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Sunshine list does its job of highlighting disparities

There’s nothing like the annual sunshine list of those public sector employees making more than $100,000 a year to get the blood boiling. Ontarians are rightly upset at the lack of fiscal oversight that sees the list grow in leaps and bounds each year.

Ticking off Ontarians was precisely the intent of the Harris government, which made reporting such salaries mandatory beginning in 1996. The idea was to show the public how many government employees were pulling in large dollars, even as their unions cried poor in the face of the Conservatives’ fiscal policies.

If people were incensed by the 4,319 names on that first list, what are they to make of the 205,607 who made north of $100,000 in 2020? This list has grown precipitously over the years – the number of people grew by 23 per cent compared to 2019 – that fact not dampened by talk of inflation over the last 25 years.

There are nine employees on the sunshine list in Woolwich and six in Wellesley. At the regional level, 416 people made the list, while the Waterloo Regional Police added another 672 names.

Inclusion on the list puts those government employees in the top five per cent of all earners in the province.

Once seen as a place where job security came with lower wages, public service now means higher-than-average pay, benefits and working conditions.

The average wage for Ontarians in 2020 was about $55,000, just over half of what it takes to make the sunshine list. And that’s without factoring in the hit to many paycheques due to the COVID-19 pandemic. The economic downturn and layoffs had a much bigger impact on the private sector, disproportionately burdening those with the most precarious work, particularly in the hospitality industry.

For years, wages, stagnant or even shrinking for some in the private sector, have increased only in name, moving much more slowly than in the public sector. That contrast is likely to be even more stark given the vicissitudes of the pandemic.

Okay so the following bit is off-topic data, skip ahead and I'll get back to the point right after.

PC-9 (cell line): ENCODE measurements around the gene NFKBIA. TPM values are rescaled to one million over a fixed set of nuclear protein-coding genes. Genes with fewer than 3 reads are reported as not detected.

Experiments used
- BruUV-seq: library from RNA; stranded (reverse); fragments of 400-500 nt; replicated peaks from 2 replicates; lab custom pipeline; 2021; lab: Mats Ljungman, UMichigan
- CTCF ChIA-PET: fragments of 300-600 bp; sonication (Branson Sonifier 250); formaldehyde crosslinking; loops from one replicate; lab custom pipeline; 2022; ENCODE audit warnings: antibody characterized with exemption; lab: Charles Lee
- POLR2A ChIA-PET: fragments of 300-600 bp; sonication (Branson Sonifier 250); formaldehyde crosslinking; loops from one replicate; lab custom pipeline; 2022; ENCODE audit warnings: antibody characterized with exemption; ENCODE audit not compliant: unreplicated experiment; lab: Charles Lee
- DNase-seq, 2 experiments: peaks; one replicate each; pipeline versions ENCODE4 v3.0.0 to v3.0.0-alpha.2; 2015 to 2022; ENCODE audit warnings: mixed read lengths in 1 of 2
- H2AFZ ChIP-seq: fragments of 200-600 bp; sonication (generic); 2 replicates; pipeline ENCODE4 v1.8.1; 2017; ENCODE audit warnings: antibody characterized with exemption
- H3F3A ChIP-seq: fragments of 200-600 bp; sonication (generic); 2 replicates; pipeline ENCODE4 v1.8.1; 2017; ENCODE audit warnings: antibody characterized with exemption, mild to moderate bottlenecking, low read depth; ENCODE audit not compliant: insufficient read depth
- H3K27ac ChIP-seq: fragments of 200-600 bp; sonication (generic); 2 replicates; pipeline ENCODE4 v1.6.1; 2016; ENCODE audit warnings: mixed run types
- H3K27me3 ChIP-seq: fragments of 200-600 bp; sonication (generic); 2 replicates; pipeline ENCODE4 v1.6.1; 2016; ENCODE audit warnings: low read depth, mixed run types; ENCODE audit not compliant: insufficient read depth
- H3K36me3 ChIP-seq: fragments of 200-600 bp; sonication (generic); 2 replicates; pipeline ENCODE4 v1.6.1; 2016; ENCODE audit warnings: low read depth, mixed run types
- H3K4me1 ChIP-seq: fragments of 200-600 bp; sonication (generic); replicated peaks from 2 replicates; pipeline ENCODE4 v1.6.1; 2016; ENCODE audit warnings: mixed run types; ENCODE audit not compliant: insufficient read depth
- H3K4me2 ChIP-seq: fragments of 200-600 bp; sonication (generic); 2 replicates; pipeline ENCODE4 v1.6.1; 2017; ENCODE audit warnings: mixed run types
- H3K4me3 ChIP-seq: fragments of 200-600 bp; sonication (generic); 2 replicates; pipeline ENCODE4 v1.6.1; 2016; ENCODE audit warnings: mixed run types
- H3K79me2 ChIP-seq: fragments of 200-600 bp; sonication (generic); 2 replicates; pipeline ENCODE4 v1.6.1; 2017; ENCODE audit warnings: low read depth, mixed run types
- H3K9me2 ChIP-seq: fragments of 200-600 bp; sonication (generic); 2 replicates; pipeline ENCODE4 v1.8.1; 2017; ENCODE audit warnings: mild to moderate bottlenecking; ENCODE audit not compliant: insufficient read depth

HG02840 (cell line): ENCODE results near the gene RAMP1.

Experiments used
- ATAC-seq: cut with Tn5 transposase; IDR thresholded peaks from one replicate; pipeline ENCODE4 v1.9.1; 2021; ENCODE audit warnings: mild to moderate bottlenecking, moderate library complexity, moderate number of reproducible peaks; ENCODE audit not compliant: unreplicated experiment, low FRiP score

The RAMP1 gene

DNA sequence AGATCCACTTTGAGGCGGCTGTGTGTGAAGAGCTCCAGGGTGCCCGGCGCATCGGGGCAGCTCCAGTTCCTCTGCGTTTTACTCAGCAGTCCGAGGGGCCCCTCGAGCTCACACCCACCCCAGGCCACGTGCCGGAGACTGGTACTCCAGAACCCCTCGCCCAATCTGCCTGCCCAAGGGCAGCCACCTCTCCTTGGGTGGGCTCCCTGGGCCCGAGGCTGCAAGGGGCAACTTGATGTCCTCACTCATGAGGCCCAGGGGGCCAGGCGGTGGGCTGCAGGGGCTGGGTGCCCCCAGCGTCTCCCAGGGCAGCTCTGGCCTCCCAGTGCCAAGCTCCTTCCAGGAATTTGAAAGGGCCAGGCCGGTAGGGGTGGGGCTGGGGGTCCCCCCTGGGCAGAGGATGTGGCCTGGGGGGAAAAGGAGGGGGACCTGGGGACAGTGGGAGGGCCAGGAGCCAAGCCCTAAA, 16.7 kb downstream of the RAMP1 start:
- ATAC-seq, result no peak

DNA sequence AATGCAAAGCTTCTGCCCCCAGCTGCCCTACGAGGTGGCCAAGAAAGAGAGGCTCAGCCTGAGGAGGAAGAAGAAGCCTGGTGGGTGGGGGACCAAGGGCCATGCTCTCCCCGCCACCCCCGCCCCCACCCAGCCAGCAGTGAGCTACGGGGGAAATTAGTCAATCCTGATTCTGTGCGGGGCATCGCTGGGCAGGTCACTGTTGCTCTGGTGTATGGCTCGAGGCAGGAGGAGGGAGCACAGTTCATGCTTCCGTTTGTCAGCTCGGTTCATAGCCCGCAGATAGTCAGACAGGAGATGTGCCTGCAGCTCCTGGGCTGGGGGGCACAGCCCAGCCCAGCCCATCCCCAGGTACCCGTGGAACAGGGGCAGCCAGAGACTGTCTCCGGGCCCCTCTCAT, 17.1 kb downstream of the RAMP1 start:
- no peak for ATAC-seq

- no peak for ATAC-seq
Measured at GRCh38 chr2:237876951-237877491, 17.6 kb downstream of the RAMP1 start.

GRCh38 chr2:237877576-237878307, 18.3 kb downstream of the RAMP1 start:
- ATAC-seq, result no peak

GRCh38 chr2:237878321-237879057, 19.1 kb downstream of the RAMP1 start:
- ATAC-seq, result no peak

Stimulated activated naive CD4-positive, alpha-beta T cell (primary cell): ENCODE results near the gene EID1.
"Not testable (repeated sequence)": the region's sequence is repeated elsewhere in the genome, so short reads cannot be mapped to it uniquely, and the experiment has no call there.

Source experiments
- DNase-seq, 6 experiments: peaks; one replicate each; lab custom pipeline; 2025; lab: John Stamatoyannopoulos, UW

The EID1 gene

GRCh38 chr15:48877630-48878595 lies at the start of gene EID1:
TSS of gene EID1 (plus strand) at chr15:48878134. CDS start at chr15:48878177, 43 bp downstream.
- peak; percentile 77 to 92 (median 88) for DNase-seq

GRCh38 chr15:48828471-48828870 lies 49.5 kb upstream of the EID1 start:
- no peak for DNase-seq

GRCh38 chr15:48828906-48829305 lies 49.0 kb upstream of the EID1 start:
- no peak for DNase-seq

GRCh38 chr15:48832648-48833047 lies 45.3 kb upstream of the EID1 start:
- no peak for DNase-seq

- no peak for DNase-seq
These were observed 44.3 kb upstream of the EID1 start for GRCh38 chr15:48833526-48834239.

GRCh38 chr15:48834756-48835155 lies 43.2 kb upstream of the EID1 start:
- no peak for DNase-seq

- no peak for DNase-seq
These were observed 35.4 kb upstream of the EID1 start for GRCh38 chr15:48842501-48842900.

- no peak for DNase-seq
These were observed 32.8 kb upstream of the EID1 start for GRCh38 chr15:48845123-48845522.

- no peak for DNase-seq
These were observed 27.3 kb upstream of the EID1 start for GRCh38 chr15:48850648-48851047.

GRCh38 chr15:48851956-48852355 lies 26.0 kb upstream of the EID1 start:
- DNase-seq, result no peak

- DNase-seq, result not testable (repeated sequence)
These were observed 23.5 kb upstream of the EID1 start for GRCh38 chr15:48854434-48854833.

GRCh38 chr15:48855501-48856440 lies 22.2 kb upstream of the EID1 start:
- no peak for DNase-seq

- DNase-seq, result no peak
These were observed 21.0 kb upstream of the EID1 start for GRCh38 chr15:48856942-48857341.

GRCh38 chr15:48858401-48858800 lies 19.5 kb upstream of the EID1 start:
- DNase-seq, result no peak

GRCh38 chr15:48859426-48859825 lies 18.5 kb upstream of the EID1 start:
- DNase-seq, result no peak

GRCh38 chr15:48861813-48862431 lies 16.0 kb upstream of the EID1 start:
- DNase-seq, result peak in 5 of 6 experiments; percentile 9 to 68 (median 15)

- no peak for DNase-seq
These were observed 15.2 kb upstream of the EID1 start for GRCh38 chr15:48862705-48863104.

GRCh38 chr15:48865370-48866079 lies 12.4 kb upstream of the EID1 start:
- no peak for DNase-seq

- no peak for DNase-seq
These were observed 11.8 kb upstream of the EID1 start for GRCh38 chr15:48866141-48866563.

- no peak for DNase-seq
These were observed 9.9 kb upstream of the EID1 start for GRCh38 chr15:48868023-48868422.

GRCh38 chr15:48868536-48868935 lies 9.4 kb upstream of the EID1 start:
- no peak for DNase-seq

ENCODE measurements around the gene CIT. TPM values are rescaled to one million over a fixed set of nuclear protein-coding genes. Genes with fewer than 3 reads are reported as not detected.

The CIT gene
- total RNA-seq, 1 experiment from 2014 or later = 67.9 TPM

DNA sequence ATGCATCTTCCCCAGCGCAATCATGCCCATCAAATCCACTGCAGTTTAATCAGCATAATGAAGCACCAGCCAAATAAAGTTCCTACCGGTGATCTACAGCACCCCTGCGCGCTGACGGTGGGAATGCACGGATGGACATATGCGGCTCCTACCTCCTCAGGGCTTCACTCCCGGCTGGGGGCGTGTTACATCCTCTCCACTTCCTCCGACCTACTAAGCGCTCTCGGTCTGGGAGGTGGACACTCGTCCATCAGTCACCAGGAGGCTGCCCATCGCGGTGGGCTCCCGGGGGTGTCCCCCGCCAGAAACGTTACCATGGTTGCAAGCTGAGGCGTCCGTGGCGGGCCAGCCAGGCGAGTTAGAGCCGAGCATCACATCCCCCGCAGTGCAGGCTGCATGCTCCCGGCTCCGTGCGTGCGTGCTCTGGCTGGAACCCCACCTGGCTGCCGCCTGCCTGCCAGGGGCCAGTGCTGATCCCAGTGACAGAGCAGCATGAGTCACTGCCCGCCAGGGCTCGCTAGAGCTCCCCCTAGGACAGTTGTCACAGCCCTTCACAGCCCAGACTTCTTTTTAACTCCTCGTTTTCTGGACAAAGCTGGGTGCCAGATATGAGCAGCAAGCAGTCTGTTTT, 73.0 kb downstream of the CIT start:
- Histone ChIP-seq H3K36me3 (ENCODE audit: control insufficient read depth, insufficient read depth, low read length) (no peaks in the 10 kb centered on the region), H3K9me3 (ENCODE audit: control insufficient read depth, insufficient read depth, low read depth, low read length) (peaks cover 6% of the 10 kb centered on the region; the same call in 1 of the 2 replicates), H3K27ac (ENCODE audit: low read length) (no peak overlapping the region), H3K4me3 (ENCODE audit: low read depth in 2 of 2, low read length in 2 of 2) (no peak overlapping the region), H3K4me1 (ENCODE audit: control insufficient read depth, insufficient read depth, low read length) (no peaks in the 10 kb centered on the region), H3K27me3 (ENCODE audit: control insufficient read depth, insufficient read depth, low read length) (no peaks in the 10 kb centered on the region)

The discrepancy between government workers and those in the private sector is likely to rise. Average industry wages are expected to increase in marginally this year, nothing like the pace expected in the public sector.

Yet, as we’ve seen in this area, government employees are receiving deals above the private sector average. With no bottom line – politicians seem to have few qualms about dipping deeper on their repeated trips to the well – governments simply pass the increases along to a public forced to pay taxes, a far cry from the situation faced in the private sector.

The argument that the threshold for reporting salaries should be adjusted for inflation makes sense only to those who would seek to hide runaway grown in public sector salaries. It’s no overstatement to say $100,000 is still a significant amount of money, far more than most Ontarians make. Saying someone has a six-figure salary has meant something for decades. Though inflation has eroded the buying power, it’s still enough to put the recipient in a category that excludes 95 per cent of the public.

Few would begrudge civil servants a decent wage, but when those supported by public money begin making more than those paying the freight, friction is bound to follow – a boiling point may be reached as the gap widens and the public becomes more mindful of the inequalities, systemic and otherwise, that have been creeping back into the economy at a quickened pace.

The pandemic has put inequities into greater relief, and revealed the fragility of the economy generally and wage income more specifically, particularly the contrast between private and public sectors.

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